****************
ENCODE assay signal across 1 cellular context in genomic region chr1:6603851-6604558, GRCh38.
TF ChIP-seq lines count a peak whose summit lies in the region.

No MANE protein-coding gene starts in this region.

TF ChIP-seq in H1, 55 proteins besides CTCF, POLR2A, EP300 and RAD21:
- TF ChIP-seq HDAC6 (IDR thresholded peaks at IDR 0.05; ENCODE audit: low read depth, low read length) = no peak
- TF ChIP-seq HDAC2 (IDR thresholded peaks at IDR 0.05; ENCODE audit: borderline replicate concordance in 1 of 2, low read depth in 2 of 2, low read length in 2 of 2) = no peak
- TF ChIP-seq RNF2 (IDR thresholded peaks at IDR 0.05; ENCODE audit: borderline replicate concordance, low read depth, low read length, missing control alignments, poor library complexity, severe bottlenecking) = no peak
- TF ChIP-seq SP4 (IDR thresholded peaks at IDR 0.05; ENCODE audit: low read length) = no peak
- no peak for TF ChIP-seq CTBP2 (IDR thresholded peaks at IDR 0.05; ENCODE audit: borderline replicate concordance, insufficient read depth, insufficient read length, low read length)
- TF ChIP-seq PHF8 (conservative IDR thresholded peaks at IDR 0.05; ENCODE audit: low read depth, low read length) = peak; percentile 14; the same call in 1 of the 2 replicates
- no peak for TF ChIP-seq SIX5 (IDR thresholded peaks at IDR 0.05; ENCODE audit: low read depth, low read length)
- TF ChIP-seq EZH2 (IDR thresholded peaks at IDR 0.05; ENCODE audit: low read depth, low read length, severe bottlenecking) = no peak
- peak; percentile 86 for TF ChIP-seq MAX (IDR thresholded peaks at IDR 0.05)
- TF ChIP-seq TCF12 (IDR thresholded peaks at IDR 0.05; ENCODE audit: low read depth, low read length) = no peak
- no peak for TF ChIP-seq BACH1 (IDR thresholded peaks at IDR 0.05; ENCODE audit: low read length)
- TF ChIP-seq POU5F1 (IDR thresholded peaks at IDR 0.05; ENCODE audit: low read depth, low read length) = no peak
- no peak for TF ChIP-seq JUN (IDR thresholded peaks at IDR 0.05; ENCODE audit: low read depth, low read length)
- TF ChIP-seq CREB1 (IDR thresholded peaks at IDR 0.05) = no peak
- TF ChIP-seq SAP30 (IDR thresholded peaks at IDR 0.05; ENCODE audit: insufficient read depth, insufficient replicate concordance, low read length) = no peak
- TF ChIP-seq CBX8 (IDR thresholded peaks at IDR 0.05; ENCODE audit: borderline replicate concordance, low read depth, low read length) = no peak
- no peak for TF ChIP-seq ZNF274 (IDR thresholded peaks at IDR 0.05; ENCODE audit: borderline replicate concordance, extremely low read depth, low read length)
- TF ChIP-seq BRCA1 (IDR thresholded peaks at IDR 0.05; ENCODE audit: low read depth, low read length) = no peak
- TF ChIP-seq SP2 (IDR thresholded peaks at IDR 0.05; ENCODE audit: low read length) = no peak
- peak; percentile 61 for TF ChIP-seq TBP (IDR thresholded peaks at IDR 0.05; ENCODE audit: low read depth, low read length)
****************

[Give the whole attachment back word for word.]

ENCODE assay signal across 1 cellular context in genomic region chr1:6603851-6604558, GRCh38.
TF ChIP-seq lines count a peak whose summit lies in the region.

No MANE protein-coding gene starts in this region.

TF ChIP-seq in H1, 55 proteins besides CTCF, POLR2A, EP300 and RAD21:
- TF ChIP-seq HDAC6 (IDR thresholded peaks at IDR 0.05; ENCODE audit: low read depth, low read length) = no peak
- TF ChIP-seq HDAC2 (IDR thresholded peaks at IDR 0.05; ENCODE audit: borderline replicate concordance in 1 of 2, low read depth in 2 of 2, low read length in 2 of 2) = no peak
- TF ChIP-seq RNF2 (IDR thresholded peaks at IDR 0.05; ENCODE audit: borderline replicate concordance, low read depth, low read length, missing control alignments, poor library complexity, severe bottlenecking) = no peak
- TF ChIP-seq SP4 (IDR thresholded peaks at IDR 0.05; ENCODE audit: low read length) = no peak
- no peak for TF ChIP-seq CTBP2 (IDR thresholded peaks at IDR 0.05; ENCODE audit: borderline replicate concordance, insufficient read depth, insufficient read length, low read length)
- TF ChIP-seq PHF8 (conservative IDR thresholded peaks at IDR 0.05; ENCODE audit: low read depth, low read length) = peak; percentile 14; the same call in 1 of the 2 replicates
- no peak for TF ChIP-seq SIX5 (IDR thresholded peaks at IDR 0.05; ENCODE audit: low read depth, low read length)
- TF ChIP-seq EZH2 (IDR thresholded peaks at IDR 0.05; ENCODE audit: low read depth, low read length, severe bottlenecking) = no peak
- peak; percentile 86 for TF ChIP-seq MAX (IDR thresholded peaks at IDR 0.05)
- TF ChIP-seq TCF12 (IDR thresholded peaks at IDR 0.05; ENCODE audit: low read depth, low read length) = no peak
- no peak for TF ChIP-seq BACH1 (IDR thresholded peaks at IDR 0.05; ENCODE audit: low read length)
- TF ChIP-seq POU5F1 (IDR thresholded peaks at IDR 0.05; ENCODE audit: low read depth, low read length) = no peak
- no peak for TF ChIP-seq JUN (IDR thresholded peaks at IDR 0.05; ENCODE audit: low read depth, low read length)
- TF ChIP-seq CREB1 (IDR thresholded peaks at IDR 0.05) = no peak
- TF ChIP-seq SAP30 (IDR thresholded peaks at IDR 0.05; ENCODE audit: insufficient read depth, insufficient replicate concordance, low read length) = no peak
- TF ChIP-seq CBX8 (IDR thresholded peaks at IDR 0.05; ENCODE audit: borderline replicate concordance, low read depth, low read length) = no peak
- no peak for TF ChIP-seq ZNF274 (IDR thresholded peaks at IDR 0.05; ENCODE audit: borderline replicate concordance, extremely low read depth, low read length)
- TF ChIP-seq BRCA1 (IDR thresholded peaks at IDR 0.05; ENCODE audit: low read depth, low read length) = no peak
- TF ChIP-seq SP2 (IDR thresholded peaks at IDR 0.05; ENCODE audit: low read length) = no peak
- peak; percentile 61 for TF ChIP-seq TBP (IDR thresholded peaks at IDR 0.05; ENCODE audit: low read depth, low read length)